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Should healthcare be free?
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Free healthcare is better prepared to deal with pandemics

The full coverage provided by free health care is essential to reduce the propagation rate of viral diseases


Herd immunity and globalized viral tests help prevent the propagation of pandemics

The Argument

Viral propagation in a population is an exponential process. Relatively small changes in the number of people involved in the chain of propagation can have a very large effect on the speed at which it spreads. In a private healthcare system, access to vaccination and viral load tests is restricted to people who can afford them, leaving a significant part of the population as a vector of uncontrolled spread. On the contrary, in a health system where everyone potentially has free access to these resources, there is no such risk population group. Limited resources can be prioritized to people at risk of infection regardless of their income level, following medical rather than financial criteria. This increases the number of protected persons among those at risk of exposure to the disease and provides the authorities with greater control of infected persons for quarantine purposes. America is drastically behind other developed countries, who offer free, universal healthcare. There are not enough resources; hospital beds, medical equipment, etc. There is no equal access to healthcare as many Americans choose not to seek care, even for the direst of medical conditions.[1] The government prioritizes the economy over the population's health, forcing many of these at-risk people out into the public where the virus can spread.[2] Free, universal healthcare would mitigate this risk. With equal access to healthcare and adequate resources to handle pandemics, the number of at-risk carriers would dramatically decrease, ensuring our preparedness for pandemic outbreaks.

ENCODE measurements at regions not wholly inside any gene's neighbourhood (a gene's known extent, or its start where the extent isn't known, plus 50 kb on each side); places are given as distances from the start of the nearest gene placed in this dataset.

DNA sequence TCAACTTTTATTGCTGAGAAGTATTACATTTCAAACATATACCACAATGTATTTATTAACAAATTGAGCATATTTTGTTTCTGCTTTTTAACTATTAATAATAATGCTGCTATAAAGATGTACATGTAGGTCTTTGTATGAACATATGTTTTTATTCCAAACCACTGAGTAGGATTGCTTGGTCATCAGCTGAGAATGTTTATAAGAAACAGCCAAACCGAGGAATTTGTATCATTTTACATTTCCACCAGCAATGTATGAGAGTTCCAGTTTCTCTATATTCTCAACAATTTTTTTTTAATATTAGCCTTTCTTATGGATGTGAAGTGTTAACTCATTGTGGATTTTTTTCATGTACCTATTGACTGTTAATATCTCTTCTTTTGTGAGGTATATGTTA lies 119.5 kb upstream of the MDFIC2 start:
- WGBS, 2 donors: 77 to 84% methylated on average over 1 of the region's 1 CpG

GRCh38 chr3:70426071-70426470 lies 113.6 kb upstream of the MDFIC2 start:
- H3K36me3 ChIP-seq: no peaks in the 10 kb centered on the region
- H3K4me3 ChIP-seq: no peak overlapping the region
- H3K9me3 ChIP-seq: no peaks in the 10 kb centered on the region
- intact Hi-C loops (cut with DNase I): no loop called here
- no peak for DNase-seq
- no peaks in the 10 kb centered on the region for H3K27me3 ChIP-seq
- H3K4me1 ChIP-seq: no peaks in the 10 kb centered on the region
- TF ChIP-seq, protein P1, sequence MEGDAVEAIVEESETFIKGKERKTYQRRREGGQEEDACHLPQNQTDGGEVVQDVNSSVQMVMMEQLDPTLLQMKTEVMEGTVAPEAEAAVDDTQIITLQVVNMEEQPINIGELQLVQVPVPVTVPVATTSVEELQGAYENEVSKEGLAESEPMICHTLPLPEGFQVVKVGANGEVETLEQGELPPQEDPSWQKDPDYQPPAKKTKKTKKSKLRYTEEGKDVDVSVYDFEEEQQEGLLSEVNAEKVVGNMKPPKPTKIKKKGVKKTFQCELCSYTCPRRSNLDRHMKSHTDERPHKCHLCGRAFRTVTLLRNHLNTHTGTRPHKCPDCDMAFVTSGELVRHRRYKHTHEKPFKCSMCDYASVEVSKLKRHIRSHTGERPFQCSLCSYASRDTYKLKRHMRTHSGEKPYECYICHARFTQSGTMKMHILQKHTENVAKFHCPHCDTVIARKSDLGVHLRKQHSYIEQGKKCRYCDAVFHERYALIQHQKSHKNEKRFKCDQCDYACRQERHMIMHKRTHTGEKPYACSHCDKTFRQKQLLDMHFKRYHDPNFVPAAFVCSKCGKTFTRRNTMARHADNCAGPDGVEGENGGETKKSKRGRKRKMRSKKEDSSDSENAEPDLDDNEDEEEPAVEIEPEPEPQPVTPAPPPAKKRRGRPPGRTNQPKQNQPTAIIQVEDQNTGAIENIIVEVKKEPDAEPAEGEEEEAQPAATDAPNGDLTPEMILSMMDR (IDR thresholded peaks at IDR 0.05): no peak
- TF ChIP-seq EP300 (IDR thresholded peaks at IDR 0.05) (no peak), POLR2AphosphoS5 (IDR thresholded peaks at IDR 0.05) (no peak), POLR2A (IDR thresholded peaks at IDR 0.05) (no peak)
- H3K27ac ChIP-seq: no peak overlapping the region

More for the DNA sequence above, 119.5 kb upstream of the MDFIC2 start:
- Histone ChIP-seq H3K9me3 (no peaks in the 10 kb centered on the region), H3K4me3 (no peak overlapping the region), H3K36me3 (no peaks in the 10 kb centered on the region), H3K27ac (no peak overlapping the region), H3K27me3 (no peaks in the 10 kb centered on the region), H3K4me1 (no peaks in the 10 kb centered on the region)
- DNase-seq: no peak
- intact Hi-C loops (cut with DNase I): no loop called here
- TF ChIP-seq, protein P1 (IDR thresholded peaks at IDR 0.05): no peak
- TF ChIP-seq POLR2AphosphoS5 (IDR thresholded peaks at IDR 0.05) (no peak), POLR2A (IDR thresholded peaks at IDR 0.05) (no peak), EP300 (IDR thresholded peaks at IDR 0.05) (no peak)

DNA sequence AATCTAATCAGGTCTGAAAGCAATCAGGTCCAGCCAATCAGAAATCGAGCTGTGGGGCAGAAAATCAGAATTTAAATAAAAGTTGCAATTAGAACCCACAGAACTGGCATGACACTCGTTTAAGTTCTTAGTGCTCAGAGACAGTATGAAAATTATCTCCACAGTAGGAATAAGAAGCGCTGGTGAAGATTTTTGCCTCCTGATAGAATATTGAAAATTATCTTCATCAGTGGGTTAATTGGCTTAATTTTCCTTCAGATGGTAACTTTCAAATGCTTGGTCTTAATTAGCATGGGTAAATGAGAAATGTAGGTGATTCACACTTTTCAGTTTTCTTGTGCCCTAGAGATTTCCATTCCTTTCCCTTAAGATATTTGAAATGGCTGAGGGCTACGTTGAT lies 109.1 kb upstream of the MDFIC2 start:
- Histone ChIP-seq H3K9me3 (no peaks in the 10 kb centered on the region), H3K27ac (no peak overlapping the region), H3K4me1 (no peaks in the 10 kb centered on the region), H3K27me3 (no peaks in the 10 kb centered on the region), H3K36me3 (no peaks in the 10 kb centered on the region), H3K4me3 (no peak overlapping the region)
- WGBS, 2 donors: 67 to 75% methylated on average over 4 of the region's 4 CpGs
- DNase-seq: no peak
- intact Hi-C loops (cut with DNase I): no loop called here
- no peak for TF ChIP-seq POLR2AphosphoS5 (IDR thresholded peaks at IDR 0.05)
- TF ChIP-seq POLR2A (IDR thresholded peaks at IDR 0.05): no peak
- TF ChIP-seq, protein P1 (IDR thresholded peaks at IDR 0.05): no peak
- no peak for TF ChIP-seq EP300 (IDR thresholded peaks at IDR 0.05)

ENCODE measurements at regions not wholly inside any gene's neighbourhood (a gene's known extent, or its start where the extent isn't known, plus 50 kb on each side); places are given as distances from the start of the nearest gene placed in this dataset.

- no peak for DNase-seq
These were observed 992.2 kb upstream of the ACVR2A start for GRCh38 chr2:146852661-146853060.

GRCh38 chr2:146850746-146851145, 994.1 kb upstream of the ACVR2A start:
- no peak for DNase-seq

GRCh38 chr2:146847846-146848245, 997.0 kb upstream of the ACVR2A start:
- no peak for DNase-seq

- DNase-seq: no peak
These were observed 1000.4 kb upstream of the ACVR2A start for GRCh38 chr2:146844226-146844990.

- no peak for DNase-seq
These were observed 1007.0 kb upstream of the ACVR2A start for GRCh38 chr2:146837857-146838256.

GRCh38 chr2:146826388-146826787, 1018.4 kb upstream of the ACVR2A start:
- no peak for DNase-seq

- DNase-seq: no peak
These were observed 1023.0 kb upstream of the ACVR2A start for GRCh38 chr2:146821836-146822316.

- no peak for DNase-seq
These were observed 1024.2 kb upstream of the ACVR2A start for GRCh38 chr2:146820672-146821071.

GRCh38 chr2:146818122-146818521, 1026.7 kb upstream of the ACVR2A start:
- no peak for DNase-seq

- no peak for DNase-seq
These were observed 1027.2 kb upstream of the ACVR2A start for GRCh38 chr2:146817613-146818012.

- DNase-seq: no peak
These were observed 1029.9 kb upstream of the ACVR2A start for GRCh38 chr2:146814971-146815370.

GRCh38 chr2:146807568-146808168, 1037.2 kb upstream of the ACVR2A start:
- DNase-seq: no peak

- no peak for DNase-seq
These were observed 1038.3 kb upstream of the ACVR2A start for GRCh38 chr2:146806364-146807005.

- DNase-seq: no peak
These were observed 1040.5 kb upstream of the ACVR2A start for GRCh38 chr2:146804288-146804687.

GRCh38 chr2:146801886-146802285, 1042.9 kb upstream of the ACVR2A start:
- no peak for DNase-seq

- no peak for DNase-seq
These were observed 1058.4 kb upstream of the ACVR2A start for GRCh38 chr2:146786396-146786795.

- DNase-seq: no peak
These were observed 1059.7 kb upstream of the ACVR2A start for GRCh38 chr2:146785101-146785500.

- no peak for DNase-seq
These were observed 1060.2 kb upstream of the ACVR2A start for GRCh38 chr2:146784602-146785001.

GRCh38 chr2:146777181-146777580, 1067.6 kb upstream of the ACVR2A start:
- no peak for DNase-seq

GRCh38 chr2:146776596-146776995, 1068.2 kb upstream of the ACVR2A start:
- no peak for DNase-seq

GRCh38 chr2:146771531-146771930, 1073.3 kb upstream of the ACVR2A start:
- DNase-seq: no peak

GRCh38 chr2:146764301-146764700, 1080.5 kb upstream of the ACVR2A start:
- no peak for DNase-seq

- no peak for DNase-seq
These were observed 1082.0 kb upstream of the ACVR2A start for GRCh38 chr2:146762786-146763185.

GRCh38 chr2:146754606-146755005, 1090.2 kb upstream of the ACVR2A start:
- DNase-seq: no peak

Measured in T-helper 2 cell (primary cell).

Counter arguments

The cost of free healthcare on taxpayers would render the money saved on healthcare as negligible at best. People would still be paying out-of-pocket taxes[3] for healthcare that they may not even be using themselves. This leaves less money in the pockets of middle and low-income people, and would then restrict access to other life essentials because the cost of living would not change. Food, water, shelter; these could all be harder to obtain or keep with less money to spend on them. Free healthcare would not stop or slow the spread of a pandemic. The restricted access to life essentials due to a rise in taxes for the middle and low-income population would just as likely propagate the spread of the pandemic. People would fall ill due to improper nutrition, or in extreme cases become homeless because they can't pay their bills, and having unhealthy people out in the streets would increase the risk of spreading the virus. Other countries may have free healthcare, but it has no effect on whether or not they can control Covid. Some countries with free healthcare might be handling the pandemic just fine, but others--like Italy[4]--are being hit hard by it, despite universal access to free healthcare. Changing America's healthcare system in the midst of the Covid crisis would not help defeat it.



[P1] Private healthcare restricts access to care and leaves the poor unprotected. [P2] This significantly-sized poor population becomes a propagator of the pandemic, spreading it further and faster than if healthcare was free. [P3] Healthcare should be free for everyone to help contain the pandemic and prevent its spread.

Rejecting the premises

[Rejecting P1] Free healthcare would raise taxes, which would leave less money in the pockets of middle and low-income people. With less money, there is less access to life essentials such as food, money for rent, etc. This leaves people just as vulnerable to the pandemic. [Rejecting P2] People would spread the pandemic anyway; the current healthcare system has no effect on this. [Rejecting P3] Free healthcare would not solve the pandemic problem; there is no evidence that it is keeping Covid at bay in other countries.


This page was last edited on Wednesday, 4 Nov 2020 at 17:34 UTC

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